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Alpha Flight #33 (1986, April)

July 1, 2015

Happy Canada Day! I’ll review today’s comics tomorrow. But for today, conveniently enough, I’m reviewing a Canadian team for Canada Day. By Mantlo and Buscema, “A Friend In Need.”

A Friend In Need

The X-Men were already becoming a tool for shameless cash grab cameos.

Heather’s flying around, annoyed that no one will train her in using her new power suit. As she flies near Nova Scotia, she flies over Marrina, transformed into a monster. She’s being chased by an Atlantean ship, which has been chasing her for a while. It’s being commanded by Attuma, at that time the lord of Atlantis. As she flees, she feels a terrible abdominal pain.

Snowbird is also suffering severe abdominal pain. Doug’s called a doctor, who gives her a sedative. She passes out, and Doug ignores his ringing phone. Alpha was trying to call her, hoping Heather was there. Puck is wallowing in self-pity about refusing to help train her, and Aurora reminds him it’s because he loves her. Northstar continues to be a dick, but thinks brutal honesty is better than making her leader out of pity. Jeffries calls Puck a hypocrite for lecturing her on danger while keeping an evil sorcerer trapped inside himself. Box finally mentions that he can use the Mansion’s instruments to track the suit, leaving readers to wonder why they hadn’t already done that. Puck guesses at where Heather’s gone on his own, and slips away.

Heather approaches the X-Mansion, where the X-Men are on their way out to a night at the opera. The X-Men mistake her approach as an attack, and Magneto attacks her first. Wolverine flips out at Magneto, and Rogue grabs Heather. Wolverine demands she hand Heather over. The X-Men lleave to let him take care of her.

A Japanese ship is approaching its target, under the orders of Lady Deathstrike. This was in the early days, before she was turned into a cyborg. I’ll talk more about that in upcoming reviews, though.

Wolverine takes Heather on a drive through part of Xavier’s estate, and she feels stupid about not phoning the X-Men ahead of time. She asks Wolverine to train her. He calls her nuts, but agrees to help. He says he promised to help her any time, same as she helped him, and we get a flashback to their first meeting, with him attacking Heather and Mac on their honeymoon. Then Mac left Heather alone with Wolverine while he went to get help. A blizzard meant he wouldn’t be returning soon. She dozed off, and Wolverine woke up and sliced one of the ropes tying him to the bed. She woke up and started yelling at him, and he snapped his bonds, then popped his claws, which surprised them both. He howled, and she tried to comfort him.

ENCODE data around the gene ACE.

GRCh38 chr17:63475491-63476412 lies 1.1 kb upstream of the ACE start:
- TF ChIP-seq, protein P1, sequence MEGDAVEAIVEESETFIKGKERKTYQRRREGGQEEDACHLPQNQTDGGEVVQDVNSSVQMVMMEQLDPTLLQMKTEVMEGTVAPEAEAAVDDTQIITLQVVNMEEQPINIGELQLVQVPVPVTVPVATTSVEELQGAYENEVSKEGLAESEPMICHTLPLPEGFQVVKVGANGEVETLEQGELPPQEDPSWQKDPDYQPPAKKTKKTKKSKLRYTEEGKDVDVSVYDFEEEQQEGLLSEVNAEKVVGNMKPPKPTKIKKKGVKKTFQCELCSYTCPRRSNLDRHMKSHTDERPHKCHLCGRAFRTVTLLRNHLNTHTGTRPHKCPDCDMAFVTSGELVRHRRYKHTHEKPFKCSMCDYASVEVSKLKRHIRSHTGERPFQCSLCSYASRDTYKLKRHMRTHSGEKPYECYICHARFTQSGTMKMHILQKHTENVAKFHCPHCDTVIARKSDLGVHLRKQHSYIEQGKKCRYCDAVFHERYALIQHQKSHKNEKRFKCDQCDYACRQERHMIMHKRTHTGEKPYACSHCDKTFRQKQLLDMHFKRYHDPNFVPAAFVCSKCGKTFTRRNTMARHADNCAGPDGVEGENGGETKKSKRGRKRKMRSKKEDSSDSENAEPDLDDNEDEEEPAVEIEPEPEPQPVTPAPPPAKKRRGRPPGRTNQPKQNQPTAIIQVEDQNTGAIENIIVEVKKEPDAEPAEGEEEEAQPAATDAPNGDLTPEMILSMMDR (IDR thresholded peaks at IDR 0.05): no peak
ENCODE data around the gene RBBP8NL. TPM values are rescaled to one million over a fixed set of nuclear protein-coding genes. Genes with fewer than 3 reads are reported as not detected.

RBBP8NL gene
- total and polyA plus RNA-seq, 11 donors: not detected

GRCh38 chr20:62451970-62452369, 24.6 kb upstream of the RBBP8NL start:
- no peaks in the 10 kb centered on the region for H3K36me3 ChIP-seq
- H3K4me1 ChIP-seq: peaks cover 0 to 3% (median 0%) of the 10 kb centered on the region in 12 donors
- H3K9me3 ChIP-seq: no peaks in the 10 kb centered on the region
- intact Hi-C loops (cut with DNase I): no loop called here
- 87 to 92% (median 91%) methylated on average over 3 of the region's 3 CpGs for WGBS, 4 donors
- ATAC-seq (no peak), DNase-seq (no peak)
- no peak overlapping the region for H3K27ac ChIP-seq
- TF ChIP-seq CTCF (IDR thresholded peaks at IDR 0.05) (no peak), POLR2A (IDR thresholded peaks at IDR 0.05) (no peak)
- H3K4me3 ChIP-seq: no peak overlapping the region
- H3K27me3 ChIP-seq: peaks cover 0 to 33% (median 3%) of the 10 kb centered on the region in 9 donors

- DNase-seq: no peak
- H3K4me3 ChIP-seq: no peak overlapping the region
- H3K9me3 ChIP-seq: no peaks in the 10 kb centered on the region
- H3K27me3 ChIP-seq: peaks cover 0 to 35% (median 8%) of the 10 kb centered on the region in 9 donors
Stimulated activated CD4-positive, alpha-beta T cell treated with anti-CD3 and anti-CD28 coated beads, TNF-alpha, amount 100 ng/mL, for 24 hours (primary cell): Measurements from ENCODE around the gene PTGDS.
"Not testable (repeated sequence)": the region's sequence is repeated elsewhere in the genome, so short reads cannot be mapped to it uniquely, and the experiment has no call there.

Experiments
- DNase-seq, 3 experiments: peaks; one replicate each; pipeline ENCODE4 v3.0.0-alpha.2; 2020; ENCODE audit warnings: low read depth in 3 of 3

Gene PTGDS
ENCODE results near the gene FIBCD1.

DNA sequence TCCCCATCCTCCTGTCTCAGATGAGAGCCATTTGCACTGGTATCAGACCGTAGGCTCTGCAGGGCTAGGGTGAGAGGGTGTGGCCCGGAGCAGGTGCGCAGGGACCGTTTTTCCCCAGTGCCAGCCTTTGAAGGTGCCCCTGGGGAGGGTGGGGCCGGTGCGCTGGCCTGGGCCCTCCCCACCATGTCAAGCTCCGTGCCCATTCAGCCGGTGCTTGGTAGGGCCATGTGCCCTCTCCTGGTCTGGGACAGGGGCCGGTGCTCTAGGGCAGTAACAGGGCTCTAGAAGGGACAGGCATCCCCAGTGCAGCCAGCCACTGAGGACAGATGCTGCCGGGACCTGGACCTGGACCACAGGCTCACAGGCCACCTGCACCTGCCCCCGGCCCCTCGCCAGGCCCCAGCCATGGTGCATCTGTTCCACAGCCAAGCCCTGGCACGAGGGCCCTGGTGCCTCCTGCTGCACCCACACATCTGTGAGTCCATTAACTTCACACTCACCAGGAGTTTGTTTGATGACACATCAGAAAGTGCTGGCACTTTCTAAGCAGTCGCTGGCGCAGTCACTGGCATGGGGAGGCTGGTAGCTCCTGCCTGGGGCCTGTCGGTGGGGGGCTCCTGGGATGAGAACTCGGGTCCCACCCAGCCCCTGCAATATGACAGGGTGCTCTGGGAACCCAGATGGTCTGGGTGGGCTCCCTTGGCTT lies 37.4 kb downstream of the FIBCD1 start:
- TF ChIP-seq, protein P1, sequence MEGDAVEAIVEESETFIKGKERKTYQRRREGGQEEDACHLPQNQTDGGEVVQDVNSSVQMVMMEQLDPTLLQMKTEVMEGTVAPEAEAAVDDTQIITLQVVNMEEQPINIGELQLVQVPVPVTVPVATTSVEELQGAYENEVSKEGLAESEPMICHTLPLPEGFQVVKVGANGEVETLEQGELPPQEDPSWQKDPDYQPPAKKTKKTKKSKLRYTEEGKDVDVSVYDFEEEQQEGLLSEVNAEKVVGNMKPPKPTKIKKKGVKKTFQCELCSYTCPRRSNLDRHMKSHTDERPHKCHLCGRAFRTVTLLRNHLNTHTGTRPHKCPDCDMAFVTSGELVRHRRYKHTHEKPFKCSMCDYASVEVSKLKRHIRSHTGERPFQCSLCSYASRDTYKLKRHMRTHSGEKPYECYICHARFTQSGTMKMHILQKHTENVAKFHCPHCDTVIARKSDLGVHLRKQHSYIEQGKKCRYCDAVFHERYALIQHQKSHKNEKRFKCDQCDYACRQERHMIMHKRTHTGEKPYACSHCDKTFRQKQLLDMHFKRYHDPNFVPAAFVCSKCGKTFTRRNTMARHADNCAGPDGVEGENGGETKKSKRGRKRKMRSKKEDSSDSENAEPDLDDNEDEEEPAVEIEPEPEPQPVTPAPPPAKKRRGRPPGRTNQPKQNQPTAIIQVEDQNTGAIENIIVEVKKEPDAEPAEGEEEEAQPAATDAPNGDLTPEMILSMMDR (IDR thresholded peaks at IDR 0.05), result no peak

Back in the present, Wolverine mentions not knowing who did it to him, or how he got loose. He then adds that he always had a thing for Heather, and that he left because he couldn’t have her, but that he swore to always protect her. Heather flips out about not needing protection, she wants to be trained so she can protect herself. Wolverine wonders if he should train her, but says it doesn’t make much difference anyway, because trouble’s approaching. Deathstrike and a bunch of samurai surround them, and Wolverine tells him he’s fighting with stolen power he has to return.

Yet another in a string of meh issues from Mantlo. This isn’t as bad as the previous issue. Nowhere near as bad – that issue was horrific. This one was just dull. So little actually happens, from either a story or character perspective. The biggest part, I suppose, is the flashback to that first night of Heather looking after Wolverine. That scene wasn’t too bad. It is the definitive take on that night. It does make Mac look like an irresponsible dick, though. Leaving his new wife alone with a strange wild man? That’s not a great thing to do.

We get Puck complaining about Heather not loving “a lousy dwarf.” That basically becomes his catchphrase during Mantlo’s run. Seriously, Byrne gave Puck a little bit of self-pity about it, but Mantlo just turns it up as far as it’ll go, so that every issue has him bemoaning the fact that Heather couldn’t love a lousy dwarf. Which comes across as a little condescending towards Heather, actually. It’s basically saying she’s too superficial to look past the difference in height. Now, the fact that Puck is secretly over 70 years old is a much better reason for him to not pursue her. Come on, dude, you’re old enough to be her grandfather, even if you don’t look it. Frankly, Heather not returning Puck’s feelings probably is because she sees him as almost a fatherly figure, given he sometimes comes across that way. On the plus side, this issue didn’t have any of the other characters’ self-pitying catchphrases, I suppose from lack of space. I’m sure Mantlo was devastated that he couldn’t have Box wonder if being trapped in the armour would be so bad, or Northstar and Aurora point out they can’t touch.

There’s a couple subplots set up here, with Marrina and Snowbird. The Marrina plot leads to a crossover with Avengers, the Snowbird subplot doesn’t lead to any crossovers. Both of them are too early to be commented on yet.

The art is fine. It doesn’t elevate the comic, even though the comic could really use something to elevate it, but it also doesn’t drag it down any further. It’s a little better than the writing, at least.

It’s a shame that, for Canada Day, I couldn’t have a better Canadian comic to review. Still fitting enough, though – Alpha Flight, with a guest appearance by Wolverine. Very Canadian.

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